I love hearing from former students about the great and interesting things that they’re up to—and especially when something they learned in one of my classes helped them along the way. In my experience, former students who are up to great and interesting things would often be doing those things whether or not they had taken one of my classes, but I still appreciate feeling like my teaching contributed in some small way.
I’ve never been a fan of policing student behavior in my classes. I don’t take attendance, I’m pretty generous when it comes to late work and making up assignments, and I try to make participation in class something that’s organic rather than something structured and forced. In recent years, this hasn’t necessarily gone well. For example, the undergrad class I’m currently teaching has lousy attendance, and I struggle to get anyone except the 3-4 same voices to contribute to class discussions.
I keep a journal using the Day One app for macOS/iOS, and while I have some lingering concerns about platformizing (and even digitizing) my journaling, there are also some pretty neat aspects to using an app like this. First, it’s very easy to copy text from other electronic sources into the app, and that really helps me capture things that made an impression on me from day to day. Second, it’s also easy to search for, read, and even be reminded of old entries.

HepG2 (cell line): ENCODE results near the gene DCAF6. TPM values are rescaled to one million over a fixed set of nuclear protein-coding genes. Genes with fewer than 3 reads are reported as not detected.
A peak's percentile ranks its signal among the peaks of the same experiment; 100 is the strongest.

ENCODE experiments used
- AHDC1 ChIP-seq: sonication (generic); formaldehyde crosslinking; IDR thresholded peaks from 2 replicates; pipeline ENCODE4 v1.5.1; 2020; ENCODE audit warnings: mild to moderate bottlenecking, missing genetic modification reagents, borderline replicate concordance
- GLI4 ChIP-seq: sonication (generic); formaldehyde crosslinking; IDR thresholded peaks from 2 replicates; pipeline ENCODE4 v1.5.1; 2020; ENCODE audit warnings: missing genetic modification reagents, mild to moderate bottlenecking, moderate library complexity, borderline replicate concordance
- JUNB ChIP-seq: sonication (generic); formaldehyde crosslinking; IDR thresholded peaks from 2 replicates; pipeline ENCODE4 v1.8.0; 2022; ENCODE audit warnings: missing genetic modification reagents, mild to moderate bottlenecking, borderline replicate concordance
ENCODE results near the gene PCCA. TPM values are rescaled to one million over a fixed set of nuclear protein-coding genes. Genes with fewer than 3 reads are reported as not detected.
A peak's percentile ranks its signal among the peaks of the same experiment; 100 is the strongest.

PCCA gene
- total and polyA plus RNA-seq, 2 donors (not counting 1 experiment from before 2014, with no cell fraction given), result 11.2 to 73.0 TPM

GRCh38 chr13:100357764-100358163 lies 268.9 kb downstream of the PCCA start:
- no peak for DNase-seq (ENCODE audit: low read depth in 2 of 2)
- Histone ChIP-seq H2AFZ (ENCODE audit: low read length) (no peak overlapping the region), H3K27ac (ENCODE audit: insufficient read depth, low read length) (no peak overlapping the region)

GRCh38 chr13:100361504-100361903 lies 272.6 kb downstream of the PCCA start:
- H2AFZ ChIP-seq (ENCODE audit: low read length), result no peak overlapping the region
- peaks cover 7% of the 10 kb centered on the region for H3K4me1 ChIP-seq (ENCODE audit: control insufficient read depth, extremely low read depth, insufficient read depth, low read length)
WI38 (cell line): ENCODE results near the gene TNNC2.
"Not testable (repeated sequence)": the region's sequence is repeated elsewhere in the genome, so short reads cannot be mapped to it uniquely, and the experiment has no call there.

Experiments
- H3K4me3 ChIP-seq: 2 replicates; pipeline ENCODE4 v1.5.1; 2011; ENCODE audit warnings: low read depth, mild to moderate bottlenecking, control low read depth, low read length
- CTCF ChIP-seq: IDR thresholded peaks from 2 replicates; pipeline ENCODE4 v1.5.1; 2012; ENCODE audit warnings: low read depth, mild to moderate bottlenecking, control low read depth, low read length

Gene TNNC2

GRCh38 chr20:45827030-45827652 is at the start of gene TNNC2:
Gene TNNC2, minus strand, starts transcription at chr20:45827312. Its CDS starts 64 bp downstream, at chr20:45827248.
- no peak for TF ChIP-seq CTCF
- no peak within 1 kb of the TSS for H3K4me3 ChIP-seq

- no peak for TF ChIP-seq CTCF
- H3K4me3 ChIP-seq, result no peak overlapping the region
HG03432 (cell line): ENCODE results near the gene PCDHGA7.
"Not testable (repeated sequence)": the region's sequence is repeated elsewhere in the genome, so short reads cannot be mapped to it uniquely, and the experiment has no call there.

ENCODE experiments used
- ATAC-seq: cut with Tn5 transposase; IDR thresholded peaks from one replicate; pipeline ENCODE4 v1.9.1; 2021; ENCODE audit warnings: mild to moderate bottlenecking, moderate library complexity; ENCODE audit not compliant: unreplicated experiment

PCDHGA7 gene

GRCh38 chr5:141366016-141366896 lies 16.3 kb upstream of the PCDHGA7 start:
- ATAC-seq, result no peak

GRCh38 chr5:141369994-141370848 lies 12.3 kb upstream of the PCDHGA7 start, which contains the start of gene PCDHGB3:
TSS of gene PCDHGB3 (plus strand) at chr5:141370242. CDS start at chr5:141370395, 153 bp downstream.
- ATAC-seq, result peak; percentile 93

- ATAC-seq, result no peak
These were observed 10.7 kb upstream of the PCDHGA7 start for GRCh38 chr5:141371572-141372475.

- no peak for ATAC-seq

This isn’t the first article I’ve read comparing Q to an ARG, but I may still send it to my students next semester. I’m also interested in the book this comes from…
link to ‘Games, Mysteries, and the Lure of QAnon | WIRED’
Good article on an important subject. I may have to assign this to my students next semester!
link to ‘Why Race Is Still A Problem In Dungeons & Dragons’
Really leaning into ethics and justice elements of data science in my fall class, and I’m wondering how much pushback I’m going to get. I’ve taught about racism, sexism, and colonization in games in another class with very few complaints, but this feels different somehow.
I recently had students modify a “life simulation” as an exercise in examining the values embedded in games, and their collective rage that choosing to read a book increases the “loneliness” score is so satisfying.